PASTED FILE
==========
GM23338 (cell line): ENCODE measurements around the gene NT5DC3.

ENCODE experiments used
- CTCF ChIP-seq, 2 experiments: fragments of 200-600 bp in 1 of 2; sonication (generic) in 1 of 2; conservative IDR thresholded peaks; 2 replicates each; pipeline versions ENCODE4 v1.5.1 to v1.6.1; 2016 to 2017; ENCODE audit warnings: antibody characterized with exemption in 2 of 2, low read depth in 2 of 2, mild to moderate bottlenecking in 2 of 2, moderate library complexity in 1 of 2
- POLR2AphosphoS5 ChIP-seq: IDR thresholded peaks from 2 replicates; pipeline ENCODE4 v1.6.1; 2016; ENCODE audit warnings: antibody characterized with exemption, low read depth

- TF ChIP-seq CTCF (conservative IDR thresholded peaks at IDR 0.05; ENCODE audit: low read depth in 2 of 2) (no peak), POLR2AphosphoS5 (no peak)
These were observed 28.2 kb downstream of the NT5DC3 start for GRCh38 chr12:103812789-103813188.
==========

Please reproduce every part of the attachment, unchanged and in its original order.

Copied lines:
GM23338 (cell line): ENCODE measurements around the gene NT5DC3.

ENCODE experiments used
- CTCF ChIP-seq, 2 experiments: fragments of 200-600 bp in 1 of 2; sonication (generic) in 1 of 2; conservative IDR thresholded peaks; 2 replicates each; pipeline versions ENCODE4 v1.5.1 to v1.6.1; 2016 to 2017; ENCODE audit warnings: antibody characterized with exemption in 2 of 2, low read depth in 2 of 2, mild to moderate bottlenecking in 2 of 2, moderate library complexity in 1 of 2
- POLR2AphosphoS5 ChIP-seq: IDR thresholded peaks from 2 replicates; pipeline ENCODE4 v1.6.1; 2016; ENCODE audit warnings: antibody characterized with exemption, low read depth

- TF ChIP-seq CTCF (conservative IDR thresholded peaks at IDR 0.05; ENCODE audit: low read depth in 2 of 2) (no peak), POLR2AphosphoS5 (no peak)
These were observed 28.2 kb downstream of the NT5DC3 start for GRCh38 chr12:103812789-103813188.